“Nina said to me many times that you need to give back to your community in a big way,” said her niece, Carol Peden Schilling, Trust chair. “She practiced that because she deeply believed it.”
Community Impact –
Since its inception in 1998, the Trust has become a lead funder in animal welfare initiatives in Phoenix and Indianapolis, aimed at reducing the number of unwanted dogs and cats by increasing spay and neuter surgeries, adoptions, and public education on responsible pet ownership. From a particular series of programs in 2012 – 2016, the Trust contributed more than $3.6 million to animal welfare organizations in Maricopa County.
“The homeless pet overpopulation epidemic in Arizona and across the country remains a big challenge,” said Michael Mendel, Trust program officer. “Through support of the Fix.Adopt.Save. campaign (FAS), the intake of homeless pets in Maricopa County was reduced by more than 47,000 animals between 2012 and 2016, but the County population is expanding westward and there’s still a lot of work to be done.”
The Trust continues to focus its efforts on helping to turn off the spigot of the homeless pet overpopulation by supporting a stronger spay/neuter message, adoption and vaccination programs, and education about responsible pet ownership. In June, during its first round of giving in 2017, the Trust committed an additional $741,500 to animal welfare organizations in Maricopa County.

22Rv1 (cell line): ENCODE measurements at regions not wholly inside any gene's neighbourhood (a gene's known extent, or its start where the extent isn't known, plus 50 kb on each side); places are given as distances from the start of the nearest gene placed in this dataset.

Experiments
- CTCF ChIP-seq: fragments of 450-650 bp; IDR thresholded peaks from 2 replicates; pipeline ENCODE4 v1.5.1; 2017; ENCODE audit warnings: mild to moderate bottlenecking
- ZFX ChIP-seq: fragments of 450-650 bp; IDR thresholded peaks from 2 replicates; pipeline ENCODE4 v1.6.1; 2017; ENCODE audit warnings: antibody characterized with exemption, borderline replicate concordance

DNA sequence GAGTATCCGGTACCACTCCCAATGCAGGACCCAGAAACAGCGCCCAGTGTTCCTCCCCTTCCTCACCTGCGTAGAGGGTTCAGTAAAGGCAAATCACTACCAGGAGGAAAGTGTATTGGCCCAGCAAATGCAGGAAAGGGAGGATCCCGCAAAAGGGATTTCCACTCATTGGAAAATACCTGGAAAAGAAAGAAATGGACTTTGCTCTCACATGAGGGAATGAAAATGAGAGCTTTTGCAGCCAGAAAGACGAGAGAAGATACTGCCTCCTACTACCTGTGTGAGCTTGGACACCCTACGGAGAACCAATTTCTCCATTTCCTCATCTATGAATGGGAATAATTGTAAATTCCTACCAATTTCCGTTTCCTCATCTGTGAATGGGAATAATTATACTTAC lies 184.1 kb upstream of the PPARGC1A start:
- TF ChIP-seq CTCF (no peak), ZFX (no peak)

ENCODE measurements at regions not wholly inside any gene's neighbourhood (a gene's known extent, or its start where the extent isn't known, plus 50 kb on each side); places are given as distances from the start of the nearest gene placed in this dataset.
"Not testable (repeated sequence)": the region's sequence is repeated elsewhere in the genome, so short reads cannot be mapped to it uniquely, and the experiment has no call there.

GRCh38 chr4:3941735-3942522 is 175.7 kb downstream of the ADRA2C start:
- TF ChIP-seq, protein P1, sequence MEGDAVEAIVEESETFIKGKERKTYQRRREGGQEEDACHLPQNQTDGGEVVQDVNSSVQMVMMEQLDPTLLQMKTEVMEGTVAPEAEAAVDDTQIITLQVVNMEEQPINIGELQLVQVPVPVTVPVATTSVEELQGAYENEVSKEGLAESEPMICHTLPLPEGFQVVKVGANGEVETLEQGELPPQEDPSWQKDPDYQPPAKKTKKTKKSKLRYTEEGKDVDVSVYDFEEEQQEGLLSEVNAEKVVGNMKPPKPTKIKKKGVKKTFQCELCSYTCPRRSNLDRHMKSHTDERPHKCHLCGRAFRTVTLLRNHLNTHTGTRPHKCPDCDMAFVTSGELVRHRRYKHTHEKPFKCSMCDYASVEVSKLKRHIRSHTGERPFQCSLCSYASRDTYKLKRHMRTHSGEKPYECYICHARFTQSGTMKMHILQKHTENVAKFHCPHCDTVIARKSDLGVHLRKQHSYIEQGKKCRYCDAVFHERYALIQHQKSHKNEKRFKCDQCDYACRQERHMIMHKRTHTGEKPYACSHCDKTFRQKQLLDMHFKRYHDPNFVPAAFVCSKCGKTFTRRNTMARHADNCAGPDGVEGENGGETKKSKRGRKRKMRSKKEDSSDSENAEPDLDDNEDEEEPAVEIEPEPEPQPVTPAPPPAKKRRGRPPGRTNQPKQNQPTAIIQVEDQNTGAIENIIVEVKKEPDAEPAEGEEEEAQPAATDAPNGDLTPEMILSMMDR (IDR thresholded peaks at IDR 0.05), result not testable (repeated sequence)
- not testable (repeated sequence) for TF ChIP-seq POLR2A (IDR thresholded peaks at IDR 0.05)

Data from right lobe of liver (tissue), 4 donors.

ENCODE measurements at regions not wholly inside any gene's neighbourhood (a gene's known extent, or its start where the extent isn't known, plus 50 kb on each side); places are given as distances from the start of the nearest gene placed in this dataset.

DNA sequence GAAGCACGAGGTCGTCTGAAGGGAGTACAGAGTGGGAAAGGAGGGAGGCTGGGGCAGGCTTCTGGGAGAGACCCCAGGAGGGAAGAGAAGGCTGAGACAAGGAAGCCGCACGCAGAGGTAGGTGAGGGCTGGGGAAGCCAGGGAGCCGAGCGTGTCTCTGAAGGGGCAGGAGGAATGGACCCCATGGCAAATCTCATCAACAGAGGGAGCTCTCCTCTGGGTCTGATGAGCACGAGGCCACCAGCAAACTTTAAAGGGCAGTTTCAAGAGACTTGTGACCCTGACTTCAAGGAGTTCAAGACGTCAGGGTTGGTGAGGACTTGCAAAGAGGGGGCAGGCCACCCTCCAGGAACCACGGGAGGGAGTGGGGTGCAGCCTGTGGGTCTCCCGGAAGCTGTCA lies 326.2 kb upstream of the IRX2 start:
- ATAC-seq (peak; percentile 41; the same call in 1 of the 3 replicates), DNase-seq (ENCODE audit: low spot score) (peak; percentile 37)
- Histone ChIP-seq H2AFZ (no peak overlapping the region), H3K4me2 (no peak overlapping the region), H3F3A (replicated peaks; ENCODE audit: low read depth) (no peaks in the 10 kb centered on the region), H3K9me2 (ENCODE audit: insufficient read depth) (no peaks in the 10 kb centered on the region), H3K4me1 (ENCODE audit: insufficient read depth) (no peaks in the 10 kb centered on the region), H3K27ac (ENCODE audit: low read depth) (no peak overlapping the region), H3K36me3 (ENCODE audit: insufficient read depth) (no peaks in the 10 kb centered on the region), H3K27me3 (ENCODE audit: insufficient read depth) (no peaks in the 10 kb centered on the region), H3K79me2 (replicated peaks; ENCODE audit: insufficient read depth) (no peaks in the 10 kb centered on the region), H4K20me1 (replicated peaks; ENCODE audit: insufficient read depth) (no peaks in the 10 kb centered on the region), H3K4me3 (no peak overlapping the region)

“Our animal welfare initiative, Fix.Adopt.Save. in Arizona, and a similar program in Indiana, experienced unprecedented decreases in euthanasia (71 and 65 percent, respectively, over five years) and ongoing, upward trends in spay/neuter surgeries,” said Lisa Shover Kackley, trustee. “The way to continue to save the lives of animals is to always combine spay/neuter with adoption. This model, which has changed the animal welfare landscape in Phoenix and Indianapolis, can be replicated nationwide.”
Most recently, the Trust awarded $40,000 in grant funds to Code 3 Associates in support of its efforts to rescue and transport domestic animals displaced by Hurricane Harvey and Hurricane Irma. The reach of the Trust’s life-saving support goes well beyond our fourlegged, domesticated friends, however.
Last year, the Trust helped to rescue the Southwest Wildlife Conservation Center when the renowned facility, serving animals that would not survive in the wild, was threatened with its own extinction by a disgruntled neighbor. It also works closely with the Phoenix Herpetological Society, supporting its educational, rescue, and rehabilitation efforts.
In 2001, the Trust established the Nina Mason Pulliam Legacy Scholars program to open doors of opportunity for men and women seeking college degrees. The program is dedicated to providing educational opportunities for nontraditional college students. The Trust provides critical support services and financial assistance to help scholars achieve their education goals in spite of physical, personal or financial challenges. And earlier this year, the Trust provided a grant to environmental newspaper reporters in Arizona and Indiana, enabling them to take a deep dive into important issues that might otherwise go unreported because of budget restrictions.